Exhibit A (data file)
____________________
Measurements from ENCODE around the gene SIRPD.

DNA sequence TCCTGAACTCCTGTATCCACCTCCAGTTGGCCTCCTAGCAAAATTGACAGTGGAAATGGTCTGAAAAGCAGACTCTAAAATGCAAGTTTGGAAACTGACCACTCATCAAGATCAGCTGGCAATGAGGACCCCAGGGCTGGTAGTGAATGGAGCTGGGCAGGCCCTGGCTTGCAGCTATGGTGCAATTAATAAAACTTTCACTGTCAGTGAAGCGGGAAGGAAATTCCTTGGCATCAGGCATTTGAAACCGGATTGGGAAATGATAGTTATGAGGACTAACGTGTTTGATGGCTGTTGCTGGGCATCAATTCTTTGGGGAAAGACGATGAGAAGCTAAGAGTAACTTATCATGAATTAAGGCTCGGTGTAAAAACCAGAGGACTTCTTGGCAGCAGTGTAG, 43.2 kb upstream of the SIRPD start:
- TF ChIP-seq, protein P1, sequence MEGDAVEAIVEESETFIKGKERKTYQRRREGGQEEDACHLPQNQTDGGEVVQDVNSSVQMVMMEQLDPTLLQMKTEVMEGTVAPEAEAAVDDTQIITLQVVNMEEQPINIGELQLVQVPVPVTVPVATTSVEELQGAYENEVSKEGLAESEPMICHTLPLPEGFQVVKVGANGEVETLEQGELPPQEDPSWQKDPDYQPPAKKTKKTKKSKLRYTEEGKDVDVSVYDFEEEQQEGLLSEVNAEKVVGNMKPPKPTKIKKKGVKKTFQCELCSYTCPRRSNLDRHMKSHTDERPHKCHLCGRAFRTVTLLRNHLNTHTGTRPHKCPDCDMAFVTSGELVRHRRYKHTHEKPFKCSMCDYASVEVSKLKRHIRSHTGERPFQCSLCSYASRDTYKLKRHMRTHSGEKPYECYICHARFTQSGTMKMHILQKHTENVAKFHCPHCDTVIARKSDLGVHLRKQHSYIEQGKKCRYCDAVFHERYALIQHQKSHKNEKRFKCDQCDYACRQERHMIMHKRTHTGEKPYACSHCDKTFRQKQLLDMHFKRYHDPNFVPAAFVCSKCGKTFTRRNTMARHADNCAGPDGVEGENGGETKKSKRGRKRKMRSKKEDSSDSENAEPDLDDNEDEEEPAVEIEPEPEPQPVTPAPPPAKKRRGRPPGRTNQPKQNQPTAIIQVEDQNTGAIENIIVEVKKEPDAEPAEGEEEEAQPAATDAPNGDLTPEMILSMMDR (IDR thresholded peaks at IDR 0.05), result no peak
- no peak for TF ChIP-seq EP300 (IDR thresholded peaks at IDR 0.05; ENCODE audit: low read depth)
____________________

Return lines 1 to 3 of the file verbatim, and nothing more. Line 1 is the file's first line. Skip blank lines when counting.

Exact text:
Measurements from ENCODE around the gene SIRPD.

DNA sequence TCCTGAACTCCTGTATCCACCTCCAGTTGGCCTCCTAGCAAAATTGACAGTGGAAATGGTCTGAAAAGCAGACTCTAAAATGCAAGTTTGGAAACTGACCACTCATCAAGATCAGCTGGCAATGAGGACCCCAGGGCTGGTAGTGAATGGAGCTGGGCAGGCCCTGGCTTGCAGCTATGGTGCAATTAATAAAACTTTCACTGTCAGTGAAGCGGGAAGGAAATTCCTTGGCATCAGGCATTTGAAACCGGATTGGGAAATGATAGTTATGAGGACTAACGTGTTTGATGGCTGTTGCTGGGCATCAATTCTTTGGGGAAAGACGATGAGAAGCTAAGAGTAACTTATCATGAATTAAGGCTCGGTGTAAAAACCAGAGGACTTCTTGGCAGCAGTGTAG, 43.2 kb upstream of the SIRPD start:
- TF ChIP-seq, protein P1, sequence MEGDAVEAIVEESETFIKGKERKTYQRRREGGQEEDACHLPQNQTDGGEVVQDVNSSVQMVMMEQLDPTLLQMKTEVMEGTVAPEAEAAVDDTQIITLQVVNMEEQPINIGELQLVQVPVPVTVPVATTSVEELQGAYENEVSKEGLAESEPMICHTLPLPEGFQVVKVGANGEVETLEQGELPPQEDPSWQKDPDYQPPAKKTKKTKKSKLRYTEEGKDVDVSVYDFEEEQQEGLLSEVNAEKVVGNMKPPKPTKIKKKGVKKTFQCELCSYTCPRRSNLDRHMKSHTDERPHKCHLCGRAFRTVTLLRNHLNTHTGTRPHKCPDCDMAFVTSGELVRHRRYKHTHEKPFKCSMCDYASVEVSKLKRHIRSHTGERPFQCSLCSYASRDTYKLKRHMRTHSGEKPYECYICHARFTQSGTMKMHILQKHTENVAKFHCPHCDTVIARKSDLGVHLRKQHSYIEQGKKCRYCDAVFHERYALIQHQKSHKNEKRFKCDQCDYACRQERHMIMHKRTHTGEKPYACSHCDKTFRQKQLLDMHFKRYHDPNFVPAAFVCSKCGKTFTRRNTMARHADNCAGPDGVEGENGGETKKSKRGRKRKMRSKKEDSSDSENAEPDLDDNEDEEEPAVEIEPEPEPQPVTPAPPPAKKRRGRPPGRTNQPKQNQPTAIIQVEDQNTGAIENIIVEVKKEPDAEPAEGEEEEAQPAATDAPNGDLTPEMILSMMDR (IDR thresholded peaks at IDR 0.05), result no peak